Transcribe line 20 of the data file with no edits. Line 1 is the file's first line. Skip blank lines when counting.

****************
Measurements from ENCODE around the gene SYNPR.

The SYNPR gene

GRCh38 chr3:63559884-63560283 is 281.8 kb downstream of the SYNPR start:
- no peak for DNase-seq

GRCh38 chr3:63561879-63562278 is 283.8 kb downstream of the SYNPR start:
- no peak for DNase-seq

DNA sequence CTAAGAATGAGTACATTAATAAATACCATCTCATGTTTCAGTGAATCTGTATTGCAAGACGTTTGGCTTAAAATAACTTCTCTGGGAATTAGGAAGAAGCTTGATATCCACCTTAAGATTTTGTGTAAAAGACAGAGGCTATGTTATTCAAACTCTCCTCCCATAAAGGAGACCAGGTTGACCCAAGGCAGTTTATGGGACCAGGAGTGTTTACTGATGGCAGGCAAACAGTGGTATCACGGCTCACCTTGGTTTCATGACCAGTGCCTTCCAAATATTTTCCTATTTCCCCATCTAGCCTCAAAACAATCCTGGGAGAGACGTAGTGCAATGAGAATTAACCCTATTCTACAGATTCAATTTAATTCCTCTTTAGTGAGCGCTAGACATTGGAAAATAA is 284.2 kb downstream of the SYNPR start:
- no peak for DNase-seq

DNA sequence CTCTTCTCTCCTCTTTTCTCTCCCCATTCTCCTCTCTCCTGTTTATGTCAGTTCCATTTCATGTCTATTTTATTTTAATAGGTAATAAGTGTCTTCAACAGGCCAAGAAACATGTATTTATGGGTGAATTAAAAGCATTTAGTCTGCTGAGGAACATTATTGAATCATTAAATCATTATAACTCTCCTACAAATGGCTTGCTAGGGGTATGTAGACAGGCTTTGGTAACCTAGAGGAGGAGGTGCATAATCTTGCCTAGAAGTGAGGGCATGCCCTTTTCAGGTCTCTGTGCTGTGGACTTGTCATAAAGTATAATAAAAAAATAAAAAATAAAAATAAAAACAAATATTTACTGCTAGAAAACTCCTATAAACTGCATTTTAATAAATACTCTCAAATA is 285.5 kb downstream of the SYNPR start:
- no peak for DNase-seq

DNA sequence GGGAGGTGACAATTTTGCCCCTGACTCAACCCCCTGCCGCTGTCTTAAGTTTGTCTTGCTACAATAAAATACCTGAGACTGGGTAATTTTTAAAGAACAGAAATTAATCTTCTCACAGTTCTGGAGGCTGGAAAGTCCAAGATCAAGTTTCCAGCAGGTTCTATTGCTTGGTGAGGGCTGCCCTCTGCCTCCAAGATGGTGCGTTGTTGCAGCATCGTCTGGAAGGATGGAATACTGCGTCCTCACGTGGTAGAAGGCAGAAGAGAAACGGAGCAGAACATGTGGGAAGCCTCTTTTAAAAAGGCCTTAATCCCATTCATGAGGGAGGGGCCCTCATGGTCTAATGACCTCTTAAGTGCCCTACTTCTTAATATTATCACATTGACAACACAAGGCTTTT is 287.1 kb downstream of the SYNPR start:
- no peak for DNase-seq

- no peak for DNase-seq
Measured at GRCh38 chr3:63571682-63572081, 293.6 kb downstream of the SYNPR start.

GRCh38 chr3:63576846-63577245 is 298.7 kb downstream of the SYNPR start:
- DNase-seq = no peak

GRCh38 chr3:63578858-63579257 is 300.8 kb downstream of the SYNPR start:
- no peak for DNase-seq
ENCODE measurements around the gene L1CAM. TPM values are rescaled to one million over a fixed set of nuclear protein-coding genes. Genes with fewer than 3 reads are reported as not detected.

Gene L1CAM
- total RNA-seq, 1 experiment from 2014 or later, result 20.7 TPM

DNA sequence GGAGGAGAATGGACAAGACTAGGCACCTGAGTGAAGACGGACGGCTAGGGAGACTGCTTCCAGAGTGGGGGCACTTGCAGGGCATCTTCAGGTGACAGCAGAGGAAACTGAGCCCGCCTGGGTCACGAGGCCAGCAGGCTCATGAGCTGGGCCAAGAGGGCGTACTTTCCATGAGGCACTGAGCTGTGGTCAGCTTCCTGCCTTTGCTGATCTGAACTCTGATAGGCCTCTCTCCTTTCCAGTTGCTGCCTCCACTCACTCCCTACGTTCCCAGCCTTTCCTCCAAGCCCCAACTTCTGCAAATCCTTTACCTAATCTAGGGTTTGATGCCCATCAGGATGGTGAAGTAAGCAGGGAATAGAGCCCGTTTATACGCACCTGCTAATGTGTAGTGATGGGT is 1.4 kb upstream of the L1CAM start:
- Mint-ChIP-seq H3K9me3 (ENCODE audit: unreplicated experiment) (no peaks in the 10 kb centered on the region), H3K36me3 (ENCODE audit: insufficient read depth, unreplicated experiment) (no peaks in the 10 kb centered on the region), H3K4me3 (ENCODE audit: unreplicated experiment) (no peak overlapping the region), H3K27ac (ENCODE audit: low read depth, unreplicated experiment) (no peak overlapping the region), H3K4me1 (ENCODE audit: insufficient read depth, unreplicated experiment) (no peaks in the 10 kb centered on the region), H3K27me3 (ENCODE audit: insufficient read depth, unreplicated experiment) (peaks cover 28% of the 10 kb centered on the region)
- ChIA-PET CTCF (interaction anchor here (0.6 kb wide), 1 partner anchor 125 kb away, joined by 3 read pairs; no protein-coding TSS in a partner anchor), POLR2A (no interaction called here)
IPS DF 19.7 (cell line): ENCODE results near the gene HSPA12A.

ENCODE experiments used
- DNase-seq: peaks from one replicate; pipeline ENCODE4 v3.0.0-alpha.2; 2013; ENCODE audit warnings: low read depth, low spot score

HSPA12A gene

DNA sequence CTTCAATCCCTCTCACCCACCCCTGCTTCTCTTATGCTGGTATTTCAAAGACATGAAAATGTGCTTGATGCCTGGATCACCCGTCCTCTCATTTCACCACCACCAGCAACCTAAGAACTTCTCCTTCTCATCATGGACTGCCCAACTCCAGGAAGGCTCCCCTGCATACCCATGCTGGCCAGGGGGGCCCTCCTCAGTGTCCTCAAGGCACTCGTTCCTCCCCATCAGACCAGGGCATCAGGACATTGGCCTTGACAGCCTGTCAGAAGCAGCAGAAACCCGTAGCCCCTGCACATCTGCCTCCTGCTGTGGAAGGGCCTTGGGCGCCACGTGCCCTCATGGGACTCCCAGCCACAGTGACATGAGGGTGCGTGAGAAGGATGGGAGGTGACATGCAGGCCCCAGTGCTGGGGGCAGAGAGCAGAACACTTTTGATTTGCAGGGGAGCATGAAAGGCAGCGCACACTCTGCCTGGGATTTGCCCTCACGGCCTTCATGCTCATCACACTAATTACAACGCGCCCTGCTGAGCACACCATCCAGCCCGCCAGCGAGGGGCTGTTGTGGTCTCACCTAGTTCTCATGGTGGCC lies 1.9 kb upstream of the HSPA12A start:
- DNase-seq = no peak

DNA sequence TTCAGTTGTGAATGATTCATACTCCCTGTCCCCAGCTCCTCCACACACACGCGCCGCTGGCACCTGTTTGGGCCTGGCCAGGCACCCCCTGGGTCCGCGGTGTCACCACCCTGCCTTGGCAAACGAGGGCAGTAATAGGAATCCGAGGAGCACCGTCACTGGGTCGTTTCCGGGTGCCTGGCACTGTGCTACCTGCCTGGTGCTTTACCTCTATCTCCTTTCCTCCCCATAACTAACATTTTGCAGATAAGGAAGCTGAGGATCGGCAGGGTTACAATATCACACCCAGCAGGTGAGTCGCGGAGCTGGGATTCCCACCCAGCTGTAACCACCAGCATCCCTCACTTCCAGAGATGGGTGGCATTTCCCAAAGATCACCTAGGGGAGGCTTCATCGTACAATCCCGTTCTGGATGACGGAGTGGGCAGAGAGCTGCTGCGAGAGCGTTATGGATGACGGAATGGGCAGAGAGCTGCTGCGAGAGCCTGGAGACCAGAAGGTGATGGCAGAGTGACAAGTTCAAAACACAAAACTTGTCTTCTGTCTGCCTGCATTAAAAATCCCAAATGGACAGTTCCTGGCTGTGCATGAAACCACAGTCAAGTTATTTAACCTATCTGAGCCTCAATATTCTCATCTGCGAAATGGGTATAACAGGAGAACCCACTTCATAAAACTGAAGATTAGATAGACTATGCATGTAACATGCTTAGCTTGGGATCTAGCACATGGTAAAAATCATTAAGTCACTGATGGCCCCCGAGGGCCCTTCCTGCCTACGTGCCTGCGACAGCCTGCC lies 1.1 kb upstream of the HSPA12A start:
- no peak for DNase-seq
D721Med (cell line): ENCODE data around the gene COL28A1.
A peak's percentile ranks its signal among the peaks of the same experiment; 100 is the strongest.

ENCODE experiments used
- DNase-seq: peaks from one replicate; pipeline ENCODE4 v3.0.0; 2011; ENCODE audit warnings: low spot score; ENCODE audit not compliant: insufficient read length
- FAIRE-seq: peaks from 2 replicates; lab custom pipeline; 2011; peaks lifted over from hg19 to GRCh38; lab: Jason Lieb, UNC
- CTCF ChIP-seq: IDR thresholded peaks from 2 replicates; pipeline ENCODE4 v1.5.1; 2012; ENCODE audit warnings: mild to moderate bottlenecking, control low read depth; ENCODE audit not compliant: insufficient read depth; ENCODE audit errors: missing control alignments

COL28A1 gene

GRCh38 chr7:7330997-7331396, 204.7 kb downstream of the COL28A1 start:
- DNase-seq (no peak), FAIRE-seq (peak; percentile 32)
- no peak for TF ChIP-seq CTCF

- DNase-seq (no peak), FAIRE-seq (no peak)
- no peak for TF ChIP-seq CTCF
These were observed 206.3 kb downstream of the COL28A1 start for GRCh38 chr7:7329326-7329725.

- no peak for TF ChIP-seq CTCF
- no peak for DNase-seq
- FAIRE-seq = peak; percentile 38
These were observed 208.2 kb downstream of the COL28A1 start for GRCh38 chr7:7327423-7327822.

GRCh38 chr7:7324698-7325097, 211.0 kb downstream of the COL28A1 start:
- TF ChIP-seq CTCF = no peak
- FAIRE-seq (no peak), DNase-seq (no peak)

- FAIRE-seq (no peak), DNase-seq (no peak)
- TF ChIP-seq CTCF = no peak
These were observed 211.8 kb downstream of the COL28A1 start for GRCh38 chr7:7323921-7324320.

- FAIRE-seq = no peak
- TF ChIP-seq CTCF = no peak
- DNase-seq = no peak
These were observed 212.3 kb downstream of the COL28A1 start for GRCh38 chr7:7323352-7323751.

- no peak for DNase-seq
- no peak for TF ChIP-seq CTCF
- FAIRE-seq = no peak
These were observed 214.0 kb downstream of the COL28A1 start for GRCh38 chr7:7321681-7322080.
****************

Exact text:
Gene L1CAM